Take-away from new cross-border e-commerce regulation
With an increase in tariff-free purchases cap, the number of categories in the positive list and a wider city coverage, this new regulation update is great news for all companies shipping to China.
The news is especially good for high-end fashion companies, or cruelty-free cosmetic companies wanting to sell to China cross-border, which will most benefit from the ability of customers to make larger orders.
If your products are legal to export in China, shipping can be a hassle but which is easy to overcome. Working with logistic partners operating from Hong Kong or free trade zones is the easiest way to handle your start in China in a transparent and efficient way. For the first test, direct shipping might be an option. But be ready to switch to a more scalable shipping strategy after things gain momentum.
Update April 8th, 2019: new Cross-border e-commerce regulation brings tax reduction.
Cross-border e-commerce (CBEC) industry is undergoing major policy changes. On the one hand, China is promoting the cross-border e-commerce channel and lowering tax rate; on the other hand, China is imposing a lot more regulations on the technical integration and data transparency.
There are the latest updates:
- For Cross-border e-commerce, the comprehensive tax rate was lowered from 11.2% to 9.1% for ordinary cosmetics, and from 25.53% to 23.05% for high-end cosmetics
- Starting from April 3rd, 2019, Postal tax rate dropped from 15% to 13% for food and medicine; and from 25% to 20% for textiles, leather garments, and electrical appliances
- Starting from April 1st, 2019, cross-border e-commerce platforms need to integrate with local customs to push 3 pieces of order information (payment, order, and shipping information)
- Daigous and companies are strictly prohibited from reselling products that were imported via the cross-border channel. Products should be sold directly to the end consumer via CBEC/CC channel
- Ensuring the legitimacy of each cross-border orders is a top priority. E-commerce platform shall no longer Sha Dan (刷单, making fake orders in order to create fake purchasing history)
Cross-border e-commerce tax rate update
Starting from April 1st, China’s VAT rate was updated as follows:
- Manufacturing sector (including imported goods): dropped from 16% to 13%
- Construction and transport: dropped from 10% to 9%
- Services: remained at 6%
This reduction of VAT tax will significantly impact the tax rate of CBEC:
- For most products (with 0% consumption tax), the CBEC integrated tax is lowered from 11.2% to 9.1%
- For high-end cosmetics, CBEC integrated tax rate is lowered from 25.53% to 23.05%
*High-end cosmetics refers to products with an after-tax wholesale import price above 10 RMB/ml(g) or 15 RMB/piece.
Here is a list of CBEC integrated tax rate for each product category (in Chinese).
The CBEC integrated tax rate applies to transactions that fall within the CBEC limitation.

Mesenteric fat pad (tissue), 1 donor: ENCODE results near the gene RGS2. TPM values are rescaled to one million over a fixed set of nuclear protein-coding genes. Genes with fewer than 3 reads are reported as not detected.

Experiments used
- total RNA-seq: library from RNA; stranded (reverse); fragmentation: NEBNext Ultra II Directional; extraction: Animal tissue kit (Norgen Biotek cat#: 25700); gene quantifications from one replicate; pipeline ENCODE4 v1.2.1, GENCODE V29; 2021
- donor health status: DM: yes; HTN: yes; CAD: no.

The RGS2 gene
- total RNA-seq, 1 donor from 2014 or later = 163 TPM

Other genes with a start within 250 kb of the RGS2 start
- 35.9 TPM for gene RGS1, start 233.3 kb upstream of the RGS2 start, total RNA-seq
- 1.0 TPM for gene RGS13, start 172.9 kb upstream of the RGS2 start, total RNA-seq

Earlier on January 1st 2019, the transaction limit of CBEC was updated to 5,000 RMB per transaction and 26,000 RMB per person per year. This allows brands to sell higher priced items via CBEC.
Thus if the package is under 5,000 RMB, and it’s within 26,000 RMB limitation for the individual consumer, the company only needs to pay for the CBEC integrated tax rate (usually 9.1%).
If the single transaction is over 5,000 RMB, but within the personal annual limit of 26,000 RMB, the product is allowed to be imported via CBEC but is subject to full tax.
If beyond the annual limit, the transaction will be regulated as general trade.
Tightened regulation on CBEC
According to <Notice of the General Administration of Customs Year 2018 Letter No. 165>, starting from April 1st, an e-commerce platform need to synchronize with the customs’ system for the following information: order number, product name, transaction amount, currency type, customer information, product link, payment number, verifying department, time, and other information.
Here is the API for custom integration.
Impact of the tightened CBEC regulation
The key impact of the April 1st CBEC regulation update is that China has further legitimized this channel. Thus the government will focus on collecting taxes via this channel and cracking down on shady activities such as Daigou re-sellers, fake orders, and custom under-declaring activities.
This new regulation will also impact cross-border payment providers. The custom will demand the cross-border payment gateways to provide custom integrations to ensure transparency.
Direct purchase imports update
The CBEC channel is not the only way for brands to sell from overseas to China. Brands can also encourage “Direct purchase” whereby the product is shipped via postal channels without custom integration:
Pros: the product doesn’t have to be registered with the customs
- Customer’s experience is uncertain since if the parcel is checked by the custom (usually between 5%-10% chance depending on the custom), the customer will need to pay for the tax
- Products will need to be stored outside of China, this means longer shipping time
Direct Purchase Import is often the easiest channel to start selling to China. Especially for new brands with an uncertain daily parcel amount and hero product (爆款) still undefined.
Effective from April 9, China will lower the Postal tax rate on imported goods, and promote the import trade and domestic consumption:
- Food and medicine: lowered from 15% to 13%
- Textiles, electrical appliances: 25% to 20%
This is encouraging news for brands that want to experiment with the Chinese market.
Direct purchase import is still a great opportunity for foreign companies to test the market via the WeChat/Weibo stores and Key Opinion Leader marketing. After achieving initial success, brands can then consider the lengthier process of setting up a Chinese company or engaging in the custom registration process.
As cross border e-commerce becomes a more recognized and prominent channel, it is also being regulated by the government. The tax rate deduction is an encouraging sign for brands who want to invest in the Chinese market.
However, the regulation is now more strict for cross-border e-commerce: brands will need to make sure to follow the rules, avoid shady methods such as Daigou, fake transactions (shua dan), and under-declaring products.
Consult WalktheChat to start testing the Chinese market via WeChat Cross-border Mini Program stores: